Sitka’s Filipino population has grown substantially in the past five years, but there remains no formal system to help new students transition to school. That is, until Jasmine came to town.
“Hello – ang pangalan ko ay Jasmine Molina.”
There’s something about Jasmine that makes you want to talk to her.
“It’s a pretty big school compared to the Philippines,” she said, walking down the hallway.
Maybe it’s her big brown eyes or her silky black hair, which she quickly tucks behind her ear while dialing her locker combination.
But it’s probably her smile , which turns her face into a huge pair of parentheses.
“I just like want to go up to them and be like, “Hey, do you want to be my friend?” And they’ll be like, “Yeah.” And I’ll be like, “Cool,”’ Jasmine said. “Everyone says I’m weird. But weird is awesome. I think weird is awesome.”
Oh, and she’s got killer self-confidence. Again, not your typical middle schooler.
Janelle Farvor was Jasmine’s language arts teacher last year.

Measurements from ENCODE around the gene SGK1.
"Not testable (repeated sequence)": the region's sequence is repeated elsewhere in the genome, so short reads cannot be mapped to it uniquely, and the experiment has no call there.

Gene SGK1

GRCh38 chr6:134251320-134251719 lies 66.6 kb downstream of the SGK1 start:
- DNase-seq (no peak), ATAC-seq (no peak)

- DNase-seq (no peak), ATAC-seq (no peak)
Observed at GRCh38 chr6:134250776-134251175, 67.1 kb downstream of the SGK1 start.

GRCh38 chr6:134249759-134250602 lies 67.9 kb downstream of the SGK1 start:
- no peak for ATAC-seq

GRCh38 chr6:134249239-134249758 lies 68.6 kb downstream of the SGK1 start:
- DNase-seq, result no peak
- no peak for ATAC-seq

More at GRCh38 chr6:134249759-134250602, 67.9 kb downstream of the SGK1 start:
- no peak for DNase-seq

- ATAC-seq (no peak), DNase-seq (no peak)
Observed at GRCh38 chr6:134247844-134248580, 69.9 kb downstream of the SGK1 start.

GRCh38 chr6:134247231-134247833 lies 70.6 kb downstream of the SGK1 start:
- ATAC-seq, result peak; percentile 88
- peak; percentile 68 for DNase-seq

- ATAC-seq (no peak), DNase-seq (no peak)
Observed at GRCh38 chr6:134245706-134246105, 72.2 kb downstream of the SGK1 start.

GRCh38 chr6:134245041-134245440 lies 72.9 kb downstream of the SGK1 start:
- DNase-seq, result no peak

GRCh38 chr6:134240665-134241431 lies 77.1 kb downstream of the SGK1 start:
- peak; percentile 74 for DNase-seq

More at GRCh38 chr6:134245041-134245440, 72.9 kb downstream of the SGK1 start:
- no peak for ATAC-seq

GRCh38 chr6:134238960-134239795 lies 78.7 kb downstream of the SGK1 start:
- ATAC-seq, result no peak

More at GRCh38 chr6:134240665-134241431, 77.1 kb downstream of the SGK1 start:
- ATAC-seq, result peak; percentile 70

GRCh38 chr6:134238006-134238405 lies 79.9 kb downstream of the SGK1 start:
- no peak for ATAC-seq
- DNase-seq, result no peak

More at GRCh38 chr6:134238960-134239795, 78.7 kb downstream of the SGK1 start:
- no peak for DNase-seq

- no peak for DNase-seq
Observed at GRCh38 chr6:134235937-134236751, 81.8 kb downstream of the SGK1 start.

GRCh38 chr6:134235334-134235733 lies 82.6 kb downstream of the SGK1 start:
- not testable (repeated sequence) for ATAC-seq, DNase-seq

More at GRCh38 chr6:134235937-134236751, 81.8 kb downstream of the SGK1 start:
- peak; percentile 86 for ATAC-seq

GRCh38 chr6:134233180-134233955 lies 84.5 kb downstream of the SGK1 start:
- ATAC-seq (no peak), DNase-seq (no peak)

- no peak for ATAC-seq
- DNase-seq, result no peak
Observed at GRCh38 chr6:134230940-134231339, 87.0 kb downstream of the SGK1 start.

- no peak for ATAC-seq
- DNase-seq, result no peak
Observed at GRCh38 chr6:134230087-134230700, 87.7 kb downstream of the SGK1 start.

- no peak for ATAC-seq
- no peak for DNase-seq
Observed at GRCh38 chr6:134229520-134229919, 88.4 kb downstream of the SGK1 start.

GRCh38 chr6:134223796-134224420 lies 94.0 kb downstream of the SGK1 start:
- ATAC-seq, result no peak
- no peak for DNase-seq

“She’s funny. Sensitive. And she’s generous,” Janelle said.
Janelle remembers the very first time she saw Jasmine. At the grocery store, with a bunch of other Filipino kids, talking.
“I thought, ‘What is this little girl doing?’ She’s talking so fast, and I just kinda observed a little bit and then I saw her pointing out things and showing things, and I thought, ‘Oh my gosh, this little girl is explaining how this store works,’” Janelle said.
Janelle saw her again a few years later. She’d grown a bit taller, but was doing the same thing.
“I thought, I wonder if she’s an ambassador,” Janelle said. “These kids all look very new. They’re just wide-eyed and mouth agape, wondering what this is about, what this can is of. And there was Jasmine, explaining it all.”
And last year, when Janelle met her 6th grade class, Jasmine was in it – all grown-up. Jasmine’s dad is a fisherman and came to Sitka five years ago. Jasmine and her mom followed, a month later.
“I was really shy,” Jasmine said. “I didn’t really know anything about Sitka until my cousin showed me around the next day. There was a lot of tall people.”
And not only that, but it was several degrees colder than in Manila, where Jasmine grew up.
“I only had one jacket and it was really cold and there was a lot of snow on the ground,” Jasmine said.
As she got used to the cold, one thing that made a big difference to Jasmine was meeting other kids her age.
“On the first day I went to second grade they’re like, ‘Hey what’s your name?’ I’m like my name is Jasmine. I came from the Philippines.’ They’re like, ‘Cool.’ I wanted to do the same thing and make people comfortable where they are,” she said.